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And it is precisely intra-corporate communications that are the "cornerstone" that is necessary for the full exchange, dissemination, constant circulation of corporate knowledge and information. And, it seems, they become the "stumbling block" when it comes to effective knowledge management and creation of the new.

Corporate communications are channels of interaction, opportunities (organizational and technological) for unimpeded communication, "overflow" and mutual exchange of knowledge and information.

Management of corporate communications - creation of preconditions, when communication, interactions, exchange of professional knowledge become profitable not only for the company, but also for the employees involved in them. It is providing such conditions, when, on the one hand, artificial barriers for communication and knowledge exchange are eliminated, and on the other hand, additional opportunities for beneficial interactions are created.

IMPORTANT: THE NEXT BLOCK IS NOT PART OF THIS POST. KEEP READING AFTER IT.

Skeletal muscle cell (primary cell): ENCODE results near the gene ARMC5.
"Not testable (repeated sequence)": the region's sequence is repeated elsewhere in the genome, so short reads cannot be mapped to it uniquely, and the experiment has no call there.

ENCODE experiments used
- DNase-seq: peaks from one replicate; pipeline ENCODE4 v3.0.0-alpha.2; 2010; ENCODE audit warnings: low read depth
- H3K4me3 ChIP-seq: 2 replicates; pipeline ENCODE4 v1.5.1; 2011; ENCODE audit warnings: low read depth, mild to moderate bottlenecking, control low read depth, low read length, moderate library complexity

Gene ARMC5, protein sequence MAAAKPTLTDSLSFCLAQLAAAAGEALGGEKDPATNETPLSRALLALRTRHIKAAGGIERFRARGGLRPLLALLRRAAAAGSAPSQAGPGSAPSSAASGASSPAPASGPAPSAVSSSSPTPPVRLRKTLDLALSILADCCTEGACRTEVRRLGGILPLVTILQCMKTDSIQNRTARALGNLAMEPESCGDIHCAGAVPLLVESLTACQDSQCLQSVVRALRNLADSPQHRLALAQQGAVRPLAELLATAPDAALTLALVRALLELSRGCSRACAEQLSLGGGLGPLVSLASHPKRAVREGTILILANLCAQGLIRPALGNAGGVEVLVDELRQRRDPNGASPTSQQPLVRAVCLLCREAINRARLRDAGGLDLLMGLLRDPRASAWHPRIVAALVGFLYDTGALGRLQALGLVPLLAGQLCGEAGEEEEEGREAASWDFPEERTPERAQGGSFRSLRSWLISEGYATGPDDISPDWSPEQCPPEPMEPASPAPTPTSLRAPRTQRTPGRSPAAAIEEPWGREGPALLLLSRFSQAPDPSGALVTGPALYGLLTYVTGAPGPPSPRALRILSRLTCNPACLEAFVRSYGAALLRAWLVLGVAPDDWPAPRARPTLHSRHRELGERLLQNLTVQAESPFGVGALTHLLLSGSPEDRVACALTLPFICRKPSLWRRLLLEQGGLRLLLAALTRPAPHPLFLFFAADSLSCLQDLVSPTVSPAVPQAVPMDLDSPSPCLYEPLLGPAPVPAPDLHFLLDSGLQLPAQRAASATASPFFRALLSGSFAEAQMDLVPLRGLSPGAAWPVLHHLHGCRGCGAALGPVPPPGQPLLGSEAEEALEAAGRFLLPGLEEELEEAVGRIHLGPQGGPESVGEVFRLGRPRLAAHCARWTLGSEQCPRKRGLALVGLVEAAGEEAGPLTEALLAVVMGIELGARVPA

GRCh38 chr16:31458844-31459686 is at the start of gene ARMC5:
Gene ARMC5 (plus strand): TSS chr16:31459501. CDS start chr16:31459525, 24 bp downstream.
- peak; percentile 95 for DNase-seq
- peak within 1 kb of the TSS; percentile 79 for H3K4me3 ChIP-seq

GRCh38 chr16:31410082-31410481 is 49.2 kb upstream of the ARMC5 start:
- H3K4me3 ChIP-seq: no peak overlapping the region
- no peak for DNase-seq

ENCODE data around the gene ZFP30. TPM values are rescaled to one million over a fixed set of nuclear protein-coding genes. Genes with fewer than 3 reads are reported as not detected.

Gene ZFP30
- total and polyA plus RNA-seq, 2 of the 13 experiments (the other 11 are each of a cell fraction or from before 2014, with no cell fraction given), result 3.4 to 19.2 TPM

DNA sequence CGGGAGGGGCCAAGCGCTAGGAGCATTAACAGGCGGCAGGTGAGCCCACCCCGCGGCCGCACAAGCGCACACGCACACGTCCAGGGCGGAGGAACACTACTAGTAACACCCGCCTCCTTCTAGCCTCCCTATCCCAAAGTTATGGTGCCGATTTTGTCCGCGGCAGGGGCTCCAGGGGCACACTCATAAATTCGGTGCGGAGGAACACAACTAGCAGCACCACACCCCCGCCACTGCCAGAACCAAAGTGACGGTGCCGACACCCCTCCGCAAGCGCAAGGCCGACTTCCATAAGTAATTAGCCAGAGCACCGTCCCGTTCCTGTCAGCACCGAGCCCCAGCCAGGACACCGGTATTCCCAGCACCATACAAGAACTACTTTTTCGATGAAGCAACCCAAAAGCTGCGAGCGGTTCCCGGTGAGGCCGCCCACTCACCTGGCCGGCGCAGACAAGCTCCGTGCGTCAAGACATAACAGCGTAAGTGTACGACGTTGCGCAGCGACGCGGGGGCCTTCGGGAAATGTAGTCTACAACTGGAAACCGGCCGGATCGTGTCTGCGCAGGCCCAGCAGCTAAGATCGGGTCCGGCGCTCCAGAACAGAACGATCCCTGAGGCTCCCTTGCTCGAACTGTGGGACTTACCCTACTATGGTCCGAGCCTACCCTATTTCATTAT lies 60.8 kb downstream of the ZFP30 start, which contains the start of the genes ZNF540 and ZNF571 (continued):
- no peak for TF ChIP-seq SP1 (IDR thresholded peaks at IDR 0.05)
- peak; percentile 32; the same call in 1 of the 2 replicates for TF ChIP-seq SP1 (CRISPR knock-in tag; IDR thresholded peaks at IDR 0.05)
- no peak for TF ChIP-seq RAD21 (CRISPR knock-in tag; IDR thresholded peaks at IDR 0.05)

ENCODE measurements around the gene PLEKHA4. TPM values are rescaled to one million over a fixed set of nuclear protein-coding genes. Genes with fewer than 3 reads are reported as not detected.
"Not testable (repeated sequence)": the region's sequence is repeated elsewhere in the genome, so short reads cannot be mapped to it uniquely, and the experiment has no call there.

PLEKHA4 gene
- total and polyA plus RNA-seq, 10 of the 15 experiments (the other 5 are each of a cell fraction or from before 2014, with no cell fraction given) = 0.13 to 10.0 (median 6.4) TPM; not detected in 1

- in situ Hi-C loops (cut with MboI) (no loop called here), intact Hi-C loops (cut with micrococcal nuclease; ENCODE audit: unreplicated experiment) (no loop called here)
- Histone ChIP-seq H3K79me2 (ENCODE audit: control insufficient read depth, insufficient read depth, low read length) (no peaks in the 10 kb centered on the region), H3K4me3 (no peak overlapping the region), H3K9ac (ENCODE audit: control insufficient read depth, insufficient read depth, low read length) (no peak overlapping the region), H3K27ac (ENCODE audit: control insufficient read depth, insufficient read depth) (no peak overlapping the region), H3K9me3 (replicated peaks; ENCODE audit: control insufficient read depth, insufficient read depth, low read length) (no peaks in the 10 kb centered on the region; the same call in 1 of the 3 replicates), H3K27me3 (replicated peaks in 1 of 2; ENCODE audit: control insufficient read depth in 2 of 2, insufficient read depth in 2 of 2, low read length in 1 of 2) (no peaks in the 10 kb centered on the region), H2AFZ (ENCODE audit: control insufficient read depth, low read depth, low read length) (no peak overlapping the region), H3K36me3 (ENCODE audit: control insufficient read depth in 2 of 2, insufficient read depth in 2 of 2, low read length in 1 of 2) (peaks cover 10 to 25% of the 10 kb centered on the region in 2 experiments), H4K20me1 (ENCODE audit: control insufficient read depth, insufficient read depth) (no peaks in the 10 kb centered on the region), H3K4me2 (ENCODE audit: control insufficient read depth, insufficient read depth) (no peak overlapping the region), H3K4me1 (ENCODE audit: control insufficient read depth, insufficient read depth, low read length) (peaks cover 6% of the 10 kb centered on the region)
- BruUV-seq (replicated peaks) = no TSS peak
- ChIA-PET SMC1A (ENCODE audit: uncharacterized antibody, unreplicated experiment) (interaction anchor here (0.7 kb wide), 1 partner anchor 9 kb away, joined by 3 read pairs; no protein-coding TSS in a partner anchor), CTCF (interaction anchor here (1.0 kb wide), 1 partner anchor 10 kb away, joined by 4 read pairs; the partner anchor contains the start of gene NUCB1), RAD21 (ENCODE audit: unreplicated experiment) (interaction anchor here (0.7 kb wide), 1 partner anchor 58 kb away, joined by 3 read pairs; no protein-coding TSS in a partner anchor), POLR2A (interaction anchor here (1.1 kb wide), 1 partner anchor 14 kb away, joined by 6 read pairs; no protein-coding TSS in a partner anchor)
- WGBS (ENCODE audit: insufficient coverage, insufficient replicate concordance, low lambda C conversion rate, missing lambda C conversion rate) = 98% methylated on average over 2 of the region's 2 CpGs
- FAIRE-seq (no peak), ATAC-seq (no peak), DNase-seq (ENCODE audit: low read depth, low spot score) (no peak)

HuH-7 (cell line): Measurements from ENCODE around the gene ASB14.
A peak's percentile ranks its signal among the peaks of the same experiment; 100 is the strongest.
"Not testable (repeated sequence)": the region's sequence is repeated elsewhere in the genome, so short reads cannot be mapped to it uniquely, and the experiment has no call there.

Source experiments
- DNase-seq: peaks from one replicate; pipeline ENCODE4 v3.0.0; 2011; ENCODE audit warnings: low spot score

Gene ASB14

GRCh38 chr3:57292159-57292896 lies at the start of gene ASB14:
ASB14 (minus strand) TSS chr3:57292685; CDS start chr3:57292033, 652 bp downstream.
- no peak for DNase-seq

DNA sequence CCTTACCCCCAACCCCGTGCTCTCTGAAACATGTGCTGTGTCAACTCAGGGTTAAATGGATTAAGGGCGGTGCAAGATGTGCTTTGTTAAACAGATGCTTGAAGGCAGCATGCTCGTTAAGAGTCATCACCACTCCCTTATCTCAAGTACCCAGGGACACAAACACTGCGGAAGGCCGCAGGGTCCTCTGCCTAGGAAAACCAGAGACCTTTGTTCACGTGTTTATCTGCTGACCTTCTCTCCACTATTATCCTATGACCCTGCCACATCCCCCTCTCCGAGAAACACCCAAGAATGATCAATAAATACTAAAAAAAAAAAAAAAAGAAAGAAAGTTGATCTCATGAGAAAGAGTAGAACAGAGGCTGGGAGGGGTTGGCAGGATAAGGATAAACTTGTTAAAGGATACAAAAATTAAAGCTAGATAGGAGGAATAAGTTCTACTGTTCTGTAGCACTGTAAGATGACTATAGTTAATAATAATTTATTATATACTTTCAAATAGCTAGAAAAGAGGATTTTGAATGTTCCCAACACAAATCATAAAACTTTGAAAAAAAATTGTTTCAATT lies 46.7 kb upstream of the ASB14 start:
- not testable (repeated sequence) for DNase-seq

The problem of ineffective intracorporate interactions can be solved with the help of those methods and tools (organizational and technological), which we traditionally use for corporate knowledge management.


Creating a communication environment